President Moon Jae-In has pledged in his election campaign to raise the minimum wage for workers to 10,000 won an hour by the year 2020. Pressured by the skyrocketing youth unemployment rates in the country,  he initiated the policy to guarantee higher living standards for low income earners and boost domestic consumption to fuel the economy. In a pursuit to fulfill the promise, the Moon administration has already increased the minimum wage by 16.9% this year and intends to increase it even more to 8,350 won by 2019. Though the economic policy may have started with good intentions, the underlying negative implications of it has infuriated many small business owners driven to the brink of bankruptcy.

Self employed or small business owners complain that the policy forces many of their businesses to either shut down from financial pressure or cut its staff. The National Convenience Store Owners’ Association reported that the average monthly income for them has significantly dropped from 1.9 million won to 1.3 million won and was significantly harder for them to operate their businesses.

Not only that, many people criticized the economic policy as one that further deteriorated the economic conditions of low-wage employees. The Finance Ministry has released statistics indicating the drastic decline of jobs in retail and service industries within only six months of policy implementation: 225,000 jobs in the wholesale industries have been lost and jobs in accommodation and restaurants similarly fell by 96,000. Economists fear that South Korea is not ready for the dramatic raise in wages; the increase in wages has not only amplified the financial burden on start up businesses and small enterprises, it forced them to fire many of their employees who now struggle to find a job. The Korea Times reported that the rapid spike in wages currently threatens 140,000 jobs, without an adequate number of newly created jobs to counterbalance the troubling effect on employment opportunities.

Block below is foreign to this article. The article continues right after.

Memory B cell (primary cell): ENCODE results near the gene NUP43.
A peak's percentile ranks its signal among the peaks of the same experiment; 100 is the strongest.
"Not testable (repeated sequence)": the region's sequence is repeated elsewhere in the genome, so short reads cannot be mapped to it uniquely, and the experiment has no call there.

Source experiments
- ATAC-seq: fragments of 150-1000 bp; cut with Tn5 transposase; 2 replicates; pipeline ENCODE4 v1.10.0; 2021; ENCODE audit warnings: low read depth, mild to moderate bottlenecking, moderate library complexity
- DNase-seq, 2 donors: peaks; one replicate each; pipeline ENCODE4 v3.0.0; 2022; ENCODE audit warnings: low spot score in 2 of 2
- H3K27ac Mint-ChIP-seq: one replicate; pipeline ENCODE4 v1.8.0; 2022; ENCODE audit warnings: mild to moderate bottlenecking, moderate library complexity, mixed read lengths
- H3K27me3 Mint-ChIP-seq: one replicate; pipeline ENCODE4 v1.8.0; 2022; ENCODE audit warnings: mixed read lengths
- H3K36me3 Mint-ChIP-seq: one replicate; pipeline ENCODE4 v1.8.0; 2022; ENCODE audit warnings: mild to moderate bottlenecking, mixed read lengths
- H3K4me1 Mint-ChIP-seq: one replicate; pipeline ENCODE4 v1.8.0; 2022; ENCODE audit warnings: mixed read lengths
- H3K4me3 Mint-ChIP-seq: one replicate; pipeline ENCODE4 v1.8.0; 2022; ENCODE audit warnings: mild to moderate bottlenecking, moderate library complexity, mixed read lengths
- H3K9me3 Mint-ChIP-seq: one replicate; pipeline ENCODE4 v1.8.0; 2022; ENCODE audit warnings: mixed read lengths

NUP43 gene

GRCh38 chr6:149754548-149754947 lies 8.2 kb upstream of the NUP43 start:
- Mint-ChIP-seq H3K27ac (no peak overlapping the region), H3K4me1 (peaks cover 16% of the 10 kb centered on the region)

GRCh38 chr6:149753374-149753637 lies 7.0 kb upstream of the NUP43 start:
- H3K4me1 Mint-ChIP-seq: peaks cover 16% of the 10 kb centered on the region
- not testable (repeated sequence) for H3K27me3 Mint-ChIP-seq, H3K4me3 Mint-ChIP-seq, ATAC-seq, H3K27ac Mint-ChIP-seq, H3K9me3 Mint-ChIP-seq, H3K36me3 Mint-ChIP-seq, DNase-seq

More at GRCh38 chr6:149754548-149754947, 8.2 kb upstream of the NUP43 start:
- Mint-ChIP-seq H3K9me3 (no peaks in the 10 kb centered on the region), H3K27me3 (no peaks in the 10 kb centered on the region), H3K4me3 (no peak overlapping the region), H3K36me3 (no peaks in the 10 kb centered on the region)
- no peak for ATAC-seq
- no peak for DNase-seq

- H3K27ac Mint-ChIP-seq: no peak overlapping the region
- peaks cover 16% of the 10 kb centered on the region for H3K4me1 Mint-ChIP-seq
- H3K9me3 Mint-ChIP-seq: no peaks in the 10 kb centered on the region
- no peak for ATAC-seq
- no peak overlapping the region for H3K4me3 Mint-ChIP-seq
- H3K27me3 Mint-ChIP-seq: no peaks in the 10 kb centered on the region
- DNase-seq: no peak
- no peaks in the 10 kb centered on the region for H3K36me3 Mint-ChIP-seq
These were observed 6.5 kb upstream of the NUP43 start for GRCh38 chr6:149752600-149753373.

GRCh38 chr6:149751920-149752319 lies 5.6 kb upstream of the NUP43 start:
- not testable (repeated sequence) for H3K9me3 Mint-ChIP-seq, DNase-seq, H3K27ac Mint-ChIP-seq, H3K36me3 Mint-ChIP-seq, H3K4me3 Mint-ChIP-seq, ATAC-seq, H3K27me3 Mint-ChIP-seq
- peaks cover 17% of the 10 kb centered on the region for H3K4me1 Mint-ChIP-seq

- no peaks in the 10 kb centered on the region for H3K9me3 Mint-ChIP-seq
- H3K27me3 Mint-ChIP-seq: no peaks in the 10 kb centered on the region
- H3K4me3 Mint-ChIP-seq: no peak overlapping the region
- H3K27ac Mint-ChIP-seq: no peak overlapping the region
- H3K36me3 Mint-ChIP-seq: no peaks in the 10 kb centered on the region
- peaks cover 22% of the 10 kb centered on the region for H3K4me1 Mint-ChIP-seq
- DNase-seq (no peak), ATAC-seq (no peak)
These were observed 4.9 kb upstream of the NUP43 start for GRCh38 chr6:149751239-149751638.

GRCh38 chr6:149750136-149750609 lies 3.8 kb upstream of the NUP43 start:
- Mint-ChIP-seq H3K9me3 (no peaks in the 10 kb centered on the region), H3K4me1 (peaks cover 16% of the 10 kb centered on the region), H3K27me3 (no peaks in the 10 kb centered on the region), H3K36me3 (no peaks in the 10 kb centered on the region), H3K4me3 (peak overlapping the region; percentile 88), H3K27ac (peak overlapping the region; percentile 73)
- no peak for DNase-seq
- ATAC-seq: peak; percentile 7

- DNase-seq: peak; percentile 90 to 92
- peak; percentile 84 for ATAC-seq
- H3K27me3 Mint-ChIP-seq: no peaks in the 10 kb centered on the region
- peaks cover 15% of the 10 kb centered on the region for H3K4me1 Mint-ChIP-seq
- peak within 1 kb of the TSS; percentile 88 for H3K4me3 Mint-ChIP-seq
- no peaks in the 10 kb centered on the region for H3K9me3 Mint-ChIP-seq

Though the Korean government invested 3 trillion won for job stabilization and financial relief of employers, the Realmeter poll reported that Moon’s approval rating fell by 6 percentage, the biggest drop since the beginning of his presidency last year. Especially because the Korean economy is not ready to handle the blows of minimum wage, President Moon admitted that achieving his goal was infeasible by 2020 and apologized to his voters correspondingly. The Korean government, however, promises to fulfill the promise as quickly as possible and meanwhile subsidize local companies for job creation.